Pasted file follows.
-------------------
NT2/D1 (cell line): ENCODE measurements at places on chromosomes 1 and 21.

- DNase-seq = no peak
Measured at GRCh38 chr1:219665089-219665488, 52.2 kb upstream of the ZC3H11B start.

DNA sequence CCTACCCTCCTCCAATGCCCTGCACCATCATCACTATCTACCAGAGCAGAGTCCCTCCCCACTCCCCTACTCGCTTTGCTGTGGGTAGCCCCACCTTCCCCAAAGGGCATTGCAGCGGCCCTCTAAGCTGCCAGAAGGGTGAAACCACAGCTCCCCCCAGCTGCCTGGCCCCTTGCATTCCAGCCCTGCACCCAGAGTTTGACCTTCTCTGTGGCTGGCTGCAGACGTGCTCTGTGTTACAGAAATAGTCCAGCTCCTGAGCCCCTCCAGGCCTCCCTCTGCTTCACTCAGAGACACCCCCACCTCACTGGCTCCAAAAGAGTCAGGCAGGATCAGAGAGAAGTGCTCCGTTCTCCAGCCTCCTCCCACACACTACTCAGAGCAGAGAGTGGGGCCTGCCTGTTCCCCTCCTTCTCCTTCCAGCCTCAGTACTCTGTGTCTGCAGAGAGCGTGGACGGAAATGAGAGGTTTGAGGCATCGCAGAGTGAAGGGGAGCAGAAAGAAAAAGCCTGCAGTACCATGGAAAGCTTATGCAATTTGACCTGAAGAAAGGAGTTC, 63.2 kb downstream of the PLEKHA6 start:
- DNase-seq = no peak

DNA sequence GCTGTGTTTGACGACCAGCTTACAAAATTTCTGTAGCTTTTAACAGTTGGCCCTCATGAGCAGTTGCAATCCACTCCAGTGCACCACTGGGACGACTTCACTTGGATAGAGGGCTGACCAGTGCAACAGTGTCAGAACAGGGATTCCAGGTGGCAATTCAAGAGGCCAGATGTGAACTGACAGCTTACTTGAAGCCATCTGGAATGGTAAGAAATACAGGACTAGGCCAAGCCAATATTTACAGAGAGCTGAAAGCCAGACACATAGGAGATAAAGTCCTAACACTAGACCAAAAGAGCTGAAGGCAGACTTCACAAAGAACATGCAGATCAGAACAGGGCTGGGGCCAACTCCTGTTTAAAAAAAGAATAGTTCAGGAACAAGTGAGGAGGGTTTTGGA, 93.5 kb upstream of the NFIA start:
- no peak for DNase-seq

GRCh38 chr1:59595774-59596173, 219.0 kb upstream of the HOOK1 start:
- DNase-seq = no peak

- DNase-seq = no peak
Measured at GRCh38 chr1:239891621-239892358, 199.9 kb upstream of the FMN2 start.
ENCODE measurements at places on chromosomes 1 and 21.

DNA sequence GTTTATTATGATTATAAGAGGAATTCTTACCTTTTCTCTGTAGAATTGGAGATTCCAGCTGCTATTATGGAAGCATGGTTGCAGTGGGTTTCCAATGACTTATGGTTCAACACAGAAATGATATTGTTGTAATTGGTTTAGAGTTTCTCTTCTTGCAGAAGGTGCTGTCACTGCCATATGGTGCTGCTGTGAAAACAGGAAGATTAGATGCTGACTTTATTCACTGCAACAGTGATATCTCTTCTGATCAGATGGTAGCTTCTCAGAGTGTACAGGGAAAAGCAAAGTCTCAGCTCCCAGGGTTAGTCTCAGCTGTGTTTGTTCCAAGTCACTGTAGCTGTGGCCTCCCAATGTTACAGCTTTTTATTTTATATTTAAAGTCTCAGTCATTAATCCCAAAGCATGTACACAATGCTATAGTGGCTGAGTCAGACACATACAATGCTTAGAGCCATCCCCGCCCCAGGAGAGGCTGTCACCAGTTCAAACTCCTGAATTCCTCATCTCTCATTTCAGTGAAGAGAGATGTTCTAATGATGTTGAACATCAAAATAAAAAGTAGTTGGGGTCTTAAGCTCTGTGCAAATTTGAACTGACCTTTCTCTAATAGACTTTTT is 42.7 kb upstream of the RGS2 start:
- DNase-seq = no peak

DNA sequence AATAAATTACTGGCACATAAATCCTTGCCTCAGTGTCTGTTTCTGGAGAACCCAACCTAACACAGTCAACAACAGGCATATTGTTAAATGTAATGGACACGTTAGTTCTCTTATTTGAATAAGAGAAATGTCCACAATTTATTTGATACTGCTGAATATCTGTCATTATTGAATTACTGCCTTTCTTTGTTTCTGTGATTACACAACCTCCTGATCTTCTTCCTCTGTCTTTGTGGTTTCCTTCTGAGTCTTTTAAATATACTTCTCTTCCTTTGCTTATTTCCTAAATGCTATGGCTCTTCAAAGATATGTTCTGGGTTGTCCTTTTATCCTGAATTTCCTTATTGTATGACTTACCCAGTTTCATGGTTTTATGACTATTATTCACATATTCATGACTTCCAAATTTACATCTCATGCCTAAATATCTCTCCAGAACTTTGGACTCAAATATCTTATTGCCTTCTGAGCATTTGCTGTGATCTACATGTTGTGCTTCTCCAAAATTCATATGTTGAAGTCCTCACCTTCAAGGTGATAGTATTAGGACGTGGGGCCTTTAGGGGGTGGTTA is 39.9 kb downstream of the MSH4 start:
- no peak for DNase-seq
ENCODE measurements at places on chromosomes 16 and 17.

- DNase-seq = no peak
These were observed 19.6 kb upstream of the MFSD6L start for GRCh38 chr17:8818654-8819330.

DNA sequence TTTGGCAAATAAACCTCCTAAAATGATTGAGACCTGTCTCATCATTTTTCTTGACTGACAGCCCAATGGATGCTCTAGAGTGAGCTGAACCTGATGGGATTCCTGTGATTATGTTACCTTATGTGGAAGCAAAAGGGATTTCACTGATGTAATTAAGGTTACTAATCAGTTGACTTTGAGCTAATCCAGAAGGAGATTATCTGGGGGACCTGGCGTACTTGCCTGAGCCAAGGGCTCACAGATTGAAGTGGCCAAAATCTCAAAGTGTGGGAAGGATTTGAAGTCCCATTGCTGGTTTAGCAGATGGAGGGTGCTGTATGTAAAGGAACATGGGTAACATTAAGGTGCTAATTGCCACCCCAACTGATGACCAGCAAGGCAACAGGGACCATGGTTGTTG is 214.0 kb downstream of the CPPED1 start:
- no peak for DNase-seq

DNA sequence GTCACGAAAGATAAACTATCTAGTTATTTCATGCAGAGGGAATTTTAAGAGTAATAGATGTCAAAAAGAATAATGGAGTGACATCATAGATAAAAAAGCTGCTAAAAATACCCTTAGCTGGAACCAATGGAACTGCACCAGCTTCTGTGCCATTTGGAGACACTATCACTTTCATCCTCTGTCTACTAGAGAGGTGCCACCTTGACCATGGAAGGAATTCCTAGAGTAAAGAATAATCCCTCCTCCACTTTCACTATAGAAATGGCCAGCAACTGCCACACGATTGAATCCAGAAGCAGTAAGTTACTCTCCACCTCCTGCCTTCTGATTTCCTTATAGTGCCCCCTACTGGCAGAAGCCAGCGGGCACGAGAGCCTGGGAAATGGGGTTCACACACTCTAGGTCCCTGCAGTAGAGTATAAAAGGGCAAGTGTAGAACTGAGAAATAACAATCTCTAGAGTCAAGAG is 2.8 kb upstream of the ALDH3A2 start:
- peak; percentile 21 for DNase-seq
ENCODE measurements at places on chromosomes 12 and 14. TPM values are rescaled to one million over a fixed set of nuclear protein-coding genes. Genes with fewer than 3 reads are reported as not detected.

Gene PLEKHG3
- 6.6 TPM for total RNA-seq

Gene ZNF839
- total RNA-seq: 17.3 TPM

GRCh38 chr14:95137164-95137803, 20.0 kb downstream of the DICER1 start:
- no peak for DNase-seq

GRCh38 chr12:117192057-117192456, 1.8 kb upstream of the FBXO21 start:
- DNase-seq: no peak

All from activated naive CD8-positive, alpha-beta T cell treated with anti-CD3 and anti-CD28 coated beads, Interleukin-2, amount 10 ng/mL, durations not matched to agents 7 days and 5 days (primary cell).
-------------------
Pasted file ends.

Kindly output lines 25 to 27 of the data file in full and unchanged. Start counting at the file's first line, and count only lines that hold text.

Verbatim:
Gene PLEKHG3
- 6.6 TPM for total RNA-seq

Gene ZNF839